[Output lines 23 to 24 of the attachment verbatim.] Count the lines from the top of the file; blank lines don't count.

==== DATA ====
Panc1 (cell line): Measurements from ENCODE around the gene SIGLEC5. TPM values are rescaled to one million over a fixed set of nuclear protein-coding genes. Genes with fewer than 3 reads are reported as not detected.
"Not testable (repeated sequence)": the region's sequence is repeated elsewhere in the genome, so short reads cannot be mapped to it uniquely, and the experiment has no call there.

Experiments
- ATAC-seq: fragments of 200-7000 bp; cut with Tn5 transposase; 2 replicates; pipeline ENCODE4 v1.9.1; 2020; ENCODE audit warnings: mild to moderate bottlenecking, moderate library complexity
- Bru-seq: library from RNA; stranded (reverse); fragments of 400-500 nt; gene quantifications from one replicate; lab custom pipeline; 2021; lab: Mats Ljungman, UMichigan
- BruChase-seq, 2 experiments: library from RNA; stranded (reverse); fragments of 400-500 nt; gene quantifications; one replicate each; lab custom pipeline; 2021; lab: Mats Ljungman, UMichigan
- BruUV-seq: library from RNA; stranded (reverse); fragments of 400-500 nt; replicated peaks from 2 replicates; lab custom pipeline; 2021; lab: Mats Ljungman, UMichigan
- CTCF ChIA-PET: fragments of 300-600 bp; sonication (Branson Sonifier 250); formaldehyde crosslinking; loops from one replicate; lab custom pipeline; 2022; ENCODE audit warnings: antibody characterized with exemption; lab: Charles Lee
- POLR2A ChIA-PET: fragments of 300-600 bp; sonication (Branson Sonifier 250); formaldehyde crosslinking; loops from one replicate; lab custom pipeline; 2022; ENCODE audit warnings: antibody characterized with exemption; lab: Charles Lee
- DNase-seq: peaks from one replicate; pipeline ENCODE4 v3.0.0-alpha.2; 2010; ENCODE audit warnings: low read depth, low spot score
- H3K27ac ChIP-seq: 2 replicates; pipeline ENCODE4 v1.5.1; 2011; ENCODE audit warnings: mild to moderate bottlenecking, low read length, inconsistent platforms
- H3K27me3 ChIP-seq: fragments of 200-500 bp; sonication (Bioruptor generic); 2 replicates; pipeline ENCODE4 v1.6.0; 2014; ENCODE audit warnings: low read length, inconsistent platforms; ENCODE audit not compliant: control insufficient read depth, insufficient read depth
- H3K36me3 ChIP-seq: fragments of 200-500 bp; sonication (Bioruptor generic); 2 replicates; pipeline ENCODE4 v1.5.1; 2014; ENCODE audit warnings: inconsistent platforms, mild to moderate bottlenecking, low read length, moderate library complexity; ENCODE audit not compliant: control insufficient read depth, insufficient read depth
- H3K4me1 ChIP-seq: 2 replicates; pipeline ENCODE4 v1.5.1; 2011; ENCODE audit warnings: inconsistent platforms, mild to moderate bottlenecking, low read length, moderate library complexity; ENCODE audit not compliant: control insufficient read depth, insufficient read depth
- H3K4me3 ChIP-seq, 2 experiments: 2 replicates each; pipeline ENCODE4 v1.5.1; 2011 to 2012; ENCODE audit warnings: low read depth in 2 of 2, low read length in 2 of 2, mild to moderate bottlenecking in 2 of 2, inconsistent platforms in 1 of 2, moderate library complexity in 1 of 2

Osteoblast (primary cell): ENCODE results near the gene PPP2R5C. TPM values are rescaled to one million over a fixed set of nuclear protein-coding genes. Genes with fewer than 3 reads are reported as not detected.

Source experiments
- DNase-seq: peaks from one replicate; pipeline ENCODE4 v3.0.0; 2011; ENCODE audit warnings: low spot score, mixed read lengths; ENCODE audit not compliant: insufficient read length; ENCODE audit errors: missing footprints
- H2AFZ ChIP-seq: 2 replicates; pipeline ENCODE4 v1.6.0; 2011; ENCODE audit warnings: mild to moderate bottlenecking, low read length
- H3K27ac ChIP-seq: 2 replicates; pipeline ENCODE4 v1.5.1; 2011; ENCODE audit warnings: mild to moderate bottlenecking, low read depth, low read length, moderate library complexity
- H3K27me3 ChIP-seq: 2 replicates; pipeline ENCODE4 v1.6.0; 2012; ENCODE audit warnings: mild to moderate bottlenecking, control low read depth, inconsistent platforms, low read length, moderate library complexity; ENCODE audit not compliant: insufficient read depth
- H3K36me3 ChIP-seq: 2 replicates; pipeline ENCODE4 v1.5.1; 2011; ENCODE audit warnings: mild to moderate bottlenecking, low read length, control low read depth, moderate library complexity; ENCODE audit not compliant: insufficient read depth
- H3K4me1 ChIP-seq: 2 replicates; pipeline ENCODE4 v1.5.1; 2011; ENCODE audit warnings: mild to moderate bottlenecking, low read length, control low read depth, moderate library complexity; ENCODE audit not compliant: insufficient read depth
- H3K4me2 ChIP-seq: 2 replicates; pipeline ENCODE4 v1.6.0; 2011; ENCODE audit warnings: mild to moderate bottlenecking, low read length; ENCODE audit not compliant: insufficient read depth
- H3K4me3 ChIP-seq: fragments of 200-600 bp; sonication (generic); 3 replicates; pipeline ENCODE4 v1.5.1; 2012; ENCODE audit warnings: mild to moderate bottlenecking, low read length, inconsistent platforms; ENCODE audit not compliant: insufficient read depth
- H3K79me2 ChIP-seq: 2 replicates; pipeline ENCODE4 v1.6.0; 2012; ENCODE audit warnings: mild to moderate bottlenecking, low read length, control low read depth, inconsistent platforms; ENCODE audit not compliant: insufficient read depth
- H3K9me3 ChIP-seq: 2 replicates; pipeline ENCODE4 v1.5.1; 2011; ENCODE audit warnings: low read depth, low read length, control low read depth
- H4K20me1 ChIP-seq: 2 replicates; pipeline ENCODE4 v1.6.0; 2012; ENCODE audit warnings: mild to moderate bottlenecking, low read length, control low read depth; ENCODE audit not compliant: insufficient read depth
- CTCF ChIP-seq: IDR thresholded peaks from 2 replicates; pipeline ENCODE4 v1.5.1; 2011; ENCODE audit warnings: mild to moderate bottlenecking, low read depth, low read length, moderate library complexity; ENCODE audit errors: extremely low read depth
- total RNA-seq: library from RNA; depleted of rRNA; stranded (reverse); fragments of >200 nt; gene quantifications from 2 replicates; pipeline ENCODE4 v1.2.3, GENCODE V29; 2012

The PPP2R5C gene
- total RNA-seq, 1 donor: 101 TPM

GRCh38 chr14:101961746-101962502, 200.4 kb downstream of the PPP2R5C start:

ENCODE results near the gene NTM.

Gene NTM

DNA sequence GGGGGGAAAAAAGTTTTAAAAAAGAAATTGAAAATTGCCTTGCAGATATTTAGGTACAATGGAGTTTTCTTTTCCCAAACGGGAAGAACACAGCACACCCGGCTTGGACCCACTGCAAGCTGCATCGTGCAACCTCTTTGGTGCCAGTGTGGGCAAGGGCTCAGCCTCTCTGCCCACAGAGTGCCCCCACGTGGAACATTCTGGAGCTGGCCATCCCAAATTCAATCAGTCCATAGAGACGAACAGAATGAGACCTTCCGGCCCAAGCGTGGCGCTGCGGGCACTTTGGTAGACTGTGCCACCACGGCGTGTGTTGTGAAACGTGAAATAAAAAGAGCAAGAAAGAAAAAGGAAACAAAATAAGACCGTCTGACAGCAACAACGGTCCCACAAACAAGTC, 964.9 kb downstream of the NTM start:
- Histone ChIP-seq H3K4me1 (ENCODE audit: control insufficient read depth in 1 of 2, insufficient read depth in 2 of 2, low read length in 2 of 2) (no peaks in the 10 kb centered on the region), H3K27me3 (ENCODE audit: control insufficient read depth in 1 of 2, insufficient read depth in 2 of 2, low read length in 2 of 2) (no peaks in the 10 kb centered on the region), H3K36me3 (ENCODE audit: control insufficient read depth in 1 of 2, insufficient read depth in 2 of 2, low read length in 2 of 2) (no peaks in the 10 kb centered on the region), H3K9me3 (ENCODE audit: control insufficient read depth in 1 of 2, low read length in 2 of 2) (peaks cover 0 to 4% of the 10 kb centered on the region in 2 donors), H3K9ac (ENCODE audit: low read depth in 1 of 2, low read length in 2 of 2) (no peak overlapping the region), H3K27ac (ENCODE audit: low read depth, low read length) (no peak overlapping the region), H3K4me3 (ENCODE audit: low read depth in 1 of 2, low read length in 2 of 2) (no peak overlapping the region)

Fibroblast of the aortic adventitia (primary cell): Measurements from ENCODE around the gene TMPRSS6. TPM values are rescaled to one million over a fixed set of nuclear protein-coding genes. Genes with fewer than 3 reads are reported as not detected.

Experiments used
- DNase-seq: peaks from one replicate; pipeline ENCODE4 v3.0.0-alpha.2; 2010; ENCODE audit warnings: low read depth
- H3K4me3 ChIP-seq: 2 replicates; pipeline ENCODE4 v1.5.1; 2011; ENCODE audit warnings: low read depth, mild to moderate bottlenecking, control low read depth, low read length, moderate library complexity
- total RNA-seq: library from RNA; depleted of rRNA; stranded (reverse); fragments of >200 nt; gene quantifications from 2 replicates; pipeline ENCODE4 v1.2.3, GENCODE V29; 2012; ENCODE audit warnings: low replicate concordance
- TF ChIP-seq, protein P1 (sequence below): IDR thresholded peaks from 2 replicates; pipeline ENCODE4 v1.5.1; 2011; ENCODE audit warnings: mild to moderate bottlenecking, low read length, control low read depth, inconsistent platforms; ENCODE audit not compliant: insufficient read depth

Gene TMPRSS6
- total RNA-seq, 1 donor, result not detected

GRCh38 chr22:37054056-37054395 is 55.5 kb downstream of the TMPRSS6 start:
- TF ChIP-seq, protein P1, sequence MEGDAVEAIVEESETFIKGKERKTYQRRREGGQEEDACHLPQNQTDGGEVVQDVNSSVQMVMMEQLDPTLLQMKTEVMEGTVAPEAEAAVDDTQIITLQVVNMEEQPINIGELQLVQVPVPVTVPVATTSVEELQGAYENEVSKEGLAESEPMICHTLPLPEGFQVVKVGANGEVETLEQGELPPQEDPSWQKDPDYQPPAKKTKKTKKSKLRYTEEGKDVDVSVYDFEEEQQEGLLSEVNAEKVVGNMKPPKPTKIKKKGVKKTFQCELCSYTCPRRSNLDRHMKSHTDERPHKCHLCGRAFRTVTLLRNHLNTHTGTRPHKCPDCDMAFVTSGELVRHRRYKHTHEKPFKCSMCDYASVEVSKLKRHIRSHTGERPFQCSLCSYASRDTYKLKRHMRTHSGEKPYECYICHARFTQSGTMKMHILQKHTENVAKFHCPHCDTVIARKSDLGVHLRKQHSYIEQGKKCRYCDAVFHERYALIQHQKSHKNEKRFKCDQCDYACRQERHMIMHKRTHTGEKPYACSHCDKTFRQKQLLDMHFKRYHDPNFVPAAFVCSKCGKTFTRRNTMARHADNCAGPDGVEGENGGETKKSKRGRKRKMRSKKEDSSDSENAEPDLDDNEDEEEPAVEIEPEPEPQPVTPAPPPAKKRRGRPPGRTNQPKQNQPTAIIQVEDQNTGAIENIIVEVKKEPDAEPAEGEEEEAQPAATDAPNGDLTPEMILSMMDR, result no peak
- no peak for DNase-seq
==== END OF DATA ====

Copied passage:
- H3K4me1 ChIP-seq: 2 replicates; pipeline ENCODE4 v1.5.1; 2011; ENCODE audit warnings: mild to moderate bottlenecking, low read length, control low read depth, moderate library complexity; ENCODE audit not compliant: insufficient read depth
- H3K4me2 ChIP-seq: 2 replicates; pipeline ENCODE4 v1.6.0; 2011; ENCODE audit warnings: mild to moderate bottlenecking, low read length; ENCODE audit not compliant: insufficient read depth